Happy Labor Day! We hope you had a great holiday weekend. As you jump back into your routine, here are your public-law highlights:
- Hickenlooper is out; but Hickenlooper is in. Former Governor John Hickenlooper officially ended his presidential bid, but he won’t be fading from the lime light. Just a few days later, he announced that he would run in the Democratic primary to challenge Cory Gardner for his Senate seat in 2020.
- Campaign contribution results in due process violation. A judge recently held that a Larimer County Commissioner violated due process by acting on a land-use petition after receiving a significant campaign contribution from an interested party. Attorney Chris Jackson is quoted in the Colorado Sun’s coverage of the decision.
- Tenth Circuit issues two major decisions. In Baca v. Colorado Department of State, the federal appeals court held that presidential electors have discretion over who they vote for, and Colorado violated their rights in the 2016 election. (Background on the case is available here.) And in Semple v. Griswold, the court upheld the Amendment 71, which makes it more difficult to amend the Colorado Constitution through the initiative process.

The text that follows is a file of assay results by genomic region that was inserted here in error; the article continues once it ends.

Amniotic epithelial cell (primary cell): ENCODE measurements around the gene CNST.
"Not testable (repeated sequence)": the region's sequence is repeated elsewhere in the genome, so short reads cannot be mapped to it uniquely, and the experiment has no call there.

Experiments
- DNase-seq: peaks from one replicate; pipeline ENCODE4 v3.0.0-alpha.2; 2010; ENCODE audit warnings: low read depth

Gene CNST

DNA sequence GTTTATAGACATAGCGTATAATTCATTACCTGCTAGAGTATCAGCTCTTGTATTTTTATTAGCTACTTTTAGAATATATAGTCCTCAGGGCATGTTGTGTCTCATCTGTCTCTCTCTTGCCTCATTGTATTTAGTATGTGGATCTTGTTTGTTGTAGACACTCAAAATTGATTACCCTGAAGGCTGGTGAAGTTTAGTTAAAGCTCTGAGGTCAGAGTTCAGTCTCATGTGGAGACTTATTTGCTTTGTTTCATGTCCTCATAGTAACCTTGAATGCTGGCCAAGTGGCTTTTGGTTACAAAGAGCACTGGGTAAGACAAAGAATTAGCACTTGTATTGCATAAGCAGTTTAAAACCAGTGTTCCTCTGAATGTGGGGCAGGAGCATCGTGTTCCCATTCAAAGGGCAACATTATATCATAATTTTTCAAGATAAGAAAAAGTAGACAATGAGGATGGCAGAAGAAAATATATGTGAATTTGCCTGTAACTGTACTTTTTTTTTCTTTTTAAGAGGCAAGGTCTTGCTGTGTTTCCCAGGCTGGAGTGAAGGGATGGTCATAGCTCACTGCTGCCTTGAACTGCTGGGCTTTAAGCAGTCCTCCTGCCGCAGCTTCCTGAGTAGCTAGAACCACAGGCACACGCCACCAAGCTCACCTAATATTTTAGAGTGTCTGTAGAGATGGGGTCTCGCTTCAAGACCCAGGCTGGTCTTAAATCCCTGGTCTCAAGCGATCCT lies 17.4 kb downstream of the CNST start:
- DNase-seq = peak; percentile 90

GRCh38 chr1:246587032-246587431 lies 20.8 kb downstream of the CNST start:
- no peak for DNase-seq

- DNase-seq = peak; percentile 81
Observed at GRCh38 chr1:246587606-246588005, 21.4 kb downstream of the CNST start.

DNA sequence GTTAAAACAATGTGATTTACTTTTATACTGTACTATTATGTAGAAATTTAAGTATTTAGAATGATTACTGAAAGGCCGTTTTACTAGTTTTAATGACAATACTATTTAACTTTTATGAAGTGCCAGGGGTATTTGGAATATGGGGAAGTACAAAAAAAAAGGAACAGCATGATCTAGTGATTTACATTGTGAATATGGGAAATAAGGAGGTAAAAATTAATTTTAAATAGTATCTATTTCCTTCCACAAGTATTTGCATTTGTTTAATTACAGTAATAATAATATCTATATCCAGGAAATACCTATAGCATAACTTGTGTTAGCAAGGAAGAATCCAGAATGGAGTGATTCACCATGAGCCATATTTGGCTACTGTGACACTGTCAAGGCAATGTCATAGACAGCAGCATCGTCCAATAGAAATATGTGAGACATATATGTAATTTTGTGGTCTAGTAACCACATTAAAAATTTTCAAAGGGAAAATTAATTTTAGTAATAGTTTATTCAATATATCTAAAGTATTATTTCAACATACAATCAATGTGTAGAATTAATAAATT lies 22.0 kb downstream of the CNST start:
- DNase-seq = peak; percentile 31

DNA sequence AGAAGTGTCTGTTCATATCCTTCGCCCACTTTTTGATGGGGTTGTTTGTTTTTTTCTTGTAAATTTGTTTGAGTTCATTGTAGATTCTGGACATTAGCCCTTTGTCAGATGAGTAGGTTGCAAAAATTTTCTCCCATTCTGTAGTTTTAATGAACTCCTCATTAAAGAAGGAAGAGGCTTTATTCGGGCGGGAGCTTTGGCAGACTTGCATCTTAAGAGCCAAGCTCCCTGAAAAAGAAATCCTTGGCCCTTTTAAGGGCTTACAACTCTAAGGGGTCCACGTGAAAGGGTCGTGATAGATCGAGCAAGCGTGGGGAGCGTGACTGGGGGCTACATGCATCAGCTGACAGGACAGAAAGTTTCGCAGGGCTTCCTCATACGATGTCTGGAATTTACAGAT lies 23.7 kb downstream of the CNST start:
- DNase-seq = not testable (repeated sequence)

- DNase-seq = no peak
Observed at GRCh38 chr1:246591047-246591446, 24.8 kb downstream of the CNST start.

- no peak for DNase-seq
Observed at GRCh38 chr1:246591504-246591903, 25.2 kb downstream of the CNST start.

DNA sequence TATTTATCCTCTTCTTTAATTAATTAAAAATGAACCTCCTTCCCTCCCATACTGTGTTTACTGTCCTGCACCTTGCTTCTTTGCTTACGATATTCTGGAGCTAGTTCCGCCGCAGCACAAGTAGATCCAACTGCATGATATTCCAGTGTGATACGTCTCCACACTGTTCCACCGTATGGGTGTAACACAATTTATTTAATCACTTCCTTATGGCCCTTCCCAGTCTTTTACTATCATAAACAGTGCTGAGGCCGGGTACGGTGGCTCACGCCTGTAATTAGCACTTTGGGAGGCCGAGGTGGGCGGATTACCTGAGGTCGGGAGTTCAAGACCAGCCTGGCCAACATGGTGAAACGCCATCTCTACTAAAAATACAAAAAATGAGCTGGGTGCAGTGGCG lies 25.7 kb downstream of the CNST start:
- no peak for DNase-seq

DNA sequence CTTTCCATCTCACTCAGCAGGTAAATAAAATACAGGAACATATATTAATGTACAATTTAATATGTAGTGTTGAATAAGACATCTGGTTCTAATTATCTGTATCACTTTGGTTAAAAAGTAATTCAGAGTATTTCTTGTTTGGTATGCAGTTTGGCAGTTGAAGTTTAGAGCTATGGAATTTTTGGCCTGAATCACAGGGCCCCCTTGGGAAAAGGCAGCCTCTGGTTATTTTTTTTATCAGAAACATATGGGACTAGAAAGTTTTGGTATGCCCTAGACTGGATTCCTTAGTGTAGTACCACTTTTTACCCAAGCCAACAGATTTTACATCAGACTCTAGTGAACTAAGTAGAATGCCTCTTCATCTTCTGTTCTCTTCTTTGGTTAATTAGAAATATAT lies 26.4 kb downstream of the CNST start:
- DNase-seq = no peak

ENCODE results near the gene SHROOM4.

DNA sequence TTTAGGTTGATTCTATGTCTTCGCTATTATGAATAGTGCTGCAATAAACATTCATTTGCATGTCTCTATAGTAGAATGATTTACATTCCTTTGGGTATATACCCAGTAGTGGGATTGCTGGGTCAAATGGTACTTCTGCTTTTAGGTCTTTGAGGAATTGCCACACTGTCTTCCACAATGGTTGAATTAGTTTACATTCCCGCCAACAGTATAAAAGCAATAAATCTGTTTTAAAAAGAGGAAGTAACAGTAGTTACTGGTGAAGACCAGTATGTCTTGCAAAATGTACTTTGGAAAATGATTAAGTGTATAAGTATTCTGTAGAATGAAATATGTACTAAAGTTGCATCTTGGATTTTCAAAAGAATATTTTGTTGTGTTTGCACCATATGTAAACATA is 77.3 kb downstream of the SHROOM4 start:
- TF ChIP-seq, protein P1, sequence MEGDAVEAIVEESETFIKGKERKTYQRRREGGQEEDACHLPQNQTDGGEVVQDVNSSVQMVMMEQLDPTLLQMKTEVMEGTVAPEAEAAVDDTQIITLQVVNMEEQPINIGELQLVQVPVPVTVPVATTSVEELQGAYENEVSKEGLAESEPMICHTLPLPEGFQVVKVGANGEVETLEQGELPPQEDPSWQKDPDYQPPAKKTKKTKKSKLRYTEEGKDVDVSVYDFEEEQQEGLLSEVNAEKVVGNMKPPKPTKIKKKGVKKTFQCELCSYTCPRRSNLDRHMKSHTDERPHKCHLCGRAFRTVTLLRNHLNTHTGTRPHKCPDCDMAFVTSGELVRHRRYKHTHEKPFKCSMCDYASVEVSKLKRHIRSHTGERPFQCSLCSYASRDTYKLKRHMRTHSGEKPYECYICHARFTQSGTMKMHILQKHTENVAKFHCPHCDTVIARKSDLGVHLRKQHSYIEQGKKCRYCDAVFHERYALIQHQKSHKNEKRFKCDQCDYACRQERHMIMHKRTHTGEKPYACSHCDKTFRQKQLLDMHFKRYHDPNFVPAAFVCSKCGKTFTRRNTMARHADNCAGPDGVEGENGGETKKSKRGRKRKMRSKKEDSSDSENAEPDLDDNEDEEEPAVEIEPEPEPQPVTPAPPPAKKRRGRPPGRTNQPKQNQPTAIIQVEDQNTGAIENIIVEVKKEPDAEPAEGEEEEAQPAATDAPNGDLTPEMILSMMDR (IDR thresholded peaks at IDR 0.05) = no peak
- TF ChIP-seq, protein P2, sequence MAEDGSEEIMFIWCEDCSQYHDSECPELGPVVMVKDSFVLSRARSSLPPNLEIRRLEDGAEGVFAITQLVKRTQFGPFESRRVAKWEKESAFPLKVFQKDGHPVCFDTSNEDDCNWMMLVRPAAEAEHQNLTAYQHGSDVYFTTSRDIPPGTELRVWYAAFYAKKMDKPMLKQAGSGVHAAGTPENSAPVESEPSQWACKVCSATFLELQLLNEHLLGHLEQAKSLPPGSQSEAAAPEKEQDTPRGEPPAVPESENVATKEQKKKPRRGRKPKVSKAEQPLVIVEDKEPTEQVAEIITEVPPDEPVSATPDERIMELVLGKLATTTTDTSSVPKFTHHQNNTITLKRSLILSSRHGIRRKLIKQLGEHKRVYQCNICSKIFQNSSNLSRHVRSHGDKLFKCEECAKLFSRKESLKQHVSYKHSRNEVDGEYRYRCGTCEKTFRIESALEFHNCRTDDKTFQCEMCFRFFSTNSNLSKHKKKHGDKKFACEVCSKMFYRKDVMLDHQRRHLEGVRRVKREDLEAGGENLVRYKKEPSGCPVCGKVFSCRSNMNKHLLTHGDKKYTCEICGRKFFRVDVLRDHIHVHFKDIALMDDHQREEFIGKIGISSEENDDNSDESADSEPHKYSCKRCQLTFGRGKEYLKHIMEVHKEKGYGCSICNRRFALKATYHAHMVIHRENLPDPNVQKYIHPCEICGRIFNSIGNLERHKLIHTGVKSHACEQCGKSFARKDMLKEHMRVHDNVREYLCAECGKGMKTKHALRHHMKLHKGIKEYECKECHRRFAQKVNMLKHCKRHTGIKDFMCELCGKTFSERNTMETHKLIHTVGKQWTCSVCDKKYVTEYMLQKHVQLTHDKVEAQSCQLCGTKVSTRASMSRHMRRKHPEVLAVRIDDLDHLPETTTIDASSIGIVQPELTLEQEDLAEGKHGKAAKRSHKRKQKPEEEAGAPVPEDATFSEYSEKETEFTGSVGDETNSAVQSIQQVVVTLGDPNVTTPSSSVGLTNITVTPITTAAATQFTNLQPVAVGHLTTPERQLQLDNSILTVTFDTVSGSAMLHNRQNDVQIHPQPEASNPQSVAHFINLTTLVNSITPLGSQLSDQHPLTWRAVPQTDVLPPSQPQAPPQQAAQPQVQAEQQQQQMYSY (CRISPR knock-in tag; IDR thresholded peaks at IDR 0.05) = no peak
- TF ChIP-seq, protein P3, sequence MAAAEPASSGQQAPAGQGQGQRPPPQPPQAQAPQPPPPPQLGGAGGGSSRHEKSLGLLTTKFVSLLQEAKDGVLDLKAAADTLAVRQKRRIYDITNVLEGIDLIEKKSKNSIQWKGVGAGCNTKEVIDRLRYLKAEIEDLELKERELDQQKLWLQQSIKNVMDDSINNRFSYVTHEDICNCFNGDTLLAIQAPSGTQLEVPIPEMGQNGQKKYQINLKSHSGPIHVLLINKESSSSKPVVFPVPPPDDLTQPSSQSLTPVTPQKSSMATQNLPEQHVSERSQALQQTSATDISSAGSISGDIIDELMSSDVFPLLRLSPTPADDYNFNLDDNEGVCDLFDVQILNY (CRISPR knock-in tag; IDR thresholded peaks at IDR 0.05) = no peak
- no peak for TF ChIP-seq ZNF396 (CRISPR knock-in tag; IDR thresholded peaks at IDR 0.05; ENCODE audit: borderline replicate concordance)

- Stapleton wins case against signature-gathering firm. Former Treasurer and gubernatorial candidate Walker Stapleton won a $235,000 award against Kennedy Enterprises, his former signature-gathering firm. The court found that the firm had failed to adequately investigate claims that one of the people gathering signatures did so unlawfully.
Chris Jackson is a litigator at Sherman & Howard whose practice lies at the intersection of private and public law. He frequently writes and comments on appellate law, elections, and campaign finance (particularly in Colorado). Follow Chris on Twitter at @COAppeals.